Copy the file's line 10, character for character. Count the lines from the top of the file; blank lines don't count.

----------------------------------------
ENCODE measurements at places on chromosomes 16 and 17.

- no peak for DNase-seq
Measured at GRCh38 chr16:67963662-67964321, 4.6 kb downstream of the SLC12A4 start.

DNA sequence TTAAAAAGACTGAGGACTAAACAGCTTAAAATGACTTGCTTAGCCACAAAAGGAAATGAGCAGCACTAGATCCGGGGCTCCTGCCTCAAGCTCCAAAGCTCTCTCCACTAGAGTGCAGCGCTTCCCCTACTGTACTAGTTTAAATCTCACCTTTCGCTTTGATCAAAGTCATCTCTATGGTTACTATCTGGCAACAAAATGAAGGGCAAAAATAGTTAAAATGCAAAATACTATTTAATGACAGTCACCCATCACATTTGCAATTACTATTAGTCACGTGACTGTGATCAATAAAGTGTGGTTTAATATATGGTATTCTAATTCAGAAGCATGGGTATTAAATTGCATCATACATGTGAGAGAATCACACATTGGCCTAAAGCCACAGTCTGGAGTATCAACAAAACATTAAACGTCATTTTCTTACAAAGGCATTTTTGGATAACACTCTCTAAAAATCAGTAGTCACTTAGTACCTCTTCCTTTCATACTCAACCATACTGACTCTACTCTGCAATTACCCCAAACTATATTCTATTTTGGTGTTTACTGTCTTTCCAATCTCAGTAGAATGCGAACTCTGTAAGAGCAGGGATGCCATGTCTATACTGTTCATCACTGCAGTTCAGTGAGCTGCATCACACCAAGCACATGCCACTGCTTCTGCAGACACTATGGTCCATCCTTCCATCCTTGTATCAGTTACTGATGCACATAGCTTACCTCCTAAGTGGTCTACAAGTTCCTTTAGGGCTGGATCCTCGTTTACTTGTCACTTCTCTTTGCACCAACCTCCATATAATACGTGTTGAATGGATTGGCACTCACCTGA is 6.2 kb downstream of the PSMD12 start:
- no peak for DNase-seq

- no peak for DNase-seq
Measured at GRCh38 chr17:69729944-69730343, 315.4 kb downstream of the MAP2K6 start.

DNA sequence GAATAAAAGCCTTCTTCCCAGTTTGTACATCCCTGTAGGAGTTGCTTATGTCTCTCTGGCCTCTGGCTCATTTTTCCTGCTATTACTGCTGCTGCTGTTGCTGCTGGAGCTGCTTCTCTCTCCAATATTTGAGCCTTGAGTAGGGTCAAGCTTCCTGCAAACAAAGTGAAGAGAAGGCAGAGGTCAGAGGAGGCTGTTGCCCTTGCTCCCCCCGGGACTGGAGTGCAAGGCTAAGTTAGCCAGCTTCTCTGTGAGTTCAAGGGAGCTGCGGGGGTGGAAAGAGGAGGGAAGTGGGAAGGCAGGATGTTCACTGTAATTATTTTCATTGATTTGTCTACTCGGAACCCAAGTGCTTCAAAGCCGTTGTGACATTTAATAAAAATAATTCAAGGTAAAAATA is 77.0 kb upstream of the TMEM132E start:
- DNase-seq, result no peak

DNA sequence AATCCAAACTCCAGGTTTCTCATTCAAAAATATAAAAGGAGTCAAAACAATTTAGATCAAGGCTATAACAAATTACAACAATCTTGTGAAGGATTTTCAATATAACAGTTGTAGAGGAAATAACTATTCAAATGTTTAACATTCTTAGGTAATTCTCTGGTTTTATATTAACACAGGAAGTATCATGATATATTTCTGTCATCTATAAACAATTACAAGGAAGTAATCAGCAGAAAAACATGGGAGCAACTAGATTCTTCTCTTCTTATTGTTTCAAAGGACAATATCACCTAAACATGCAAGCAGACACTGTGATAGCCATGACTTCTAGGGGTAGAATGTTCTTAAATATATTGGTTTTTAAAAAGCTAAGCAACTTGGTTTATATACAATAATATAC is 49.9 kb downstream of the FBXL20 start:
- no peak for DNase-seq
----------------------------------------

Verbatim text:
DNA sequence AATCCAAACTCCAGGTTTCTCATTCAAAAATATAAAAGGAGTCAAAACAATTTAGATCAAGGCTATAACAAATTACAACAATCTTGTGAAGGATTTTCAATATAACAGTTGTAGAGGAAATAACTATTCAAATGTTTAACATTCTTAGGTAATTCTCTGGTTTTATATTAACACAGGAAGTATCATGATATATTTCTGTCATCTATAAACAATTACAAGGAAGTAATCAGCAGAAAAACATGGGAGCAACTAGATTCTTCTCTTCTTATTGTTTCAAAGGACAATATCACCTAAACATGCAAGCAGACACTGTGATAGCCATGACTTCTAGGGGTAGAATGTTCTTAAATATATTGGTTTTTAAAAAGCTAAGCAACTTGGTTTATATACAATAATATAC is 49.9 kb downstream of the FBXL20 start: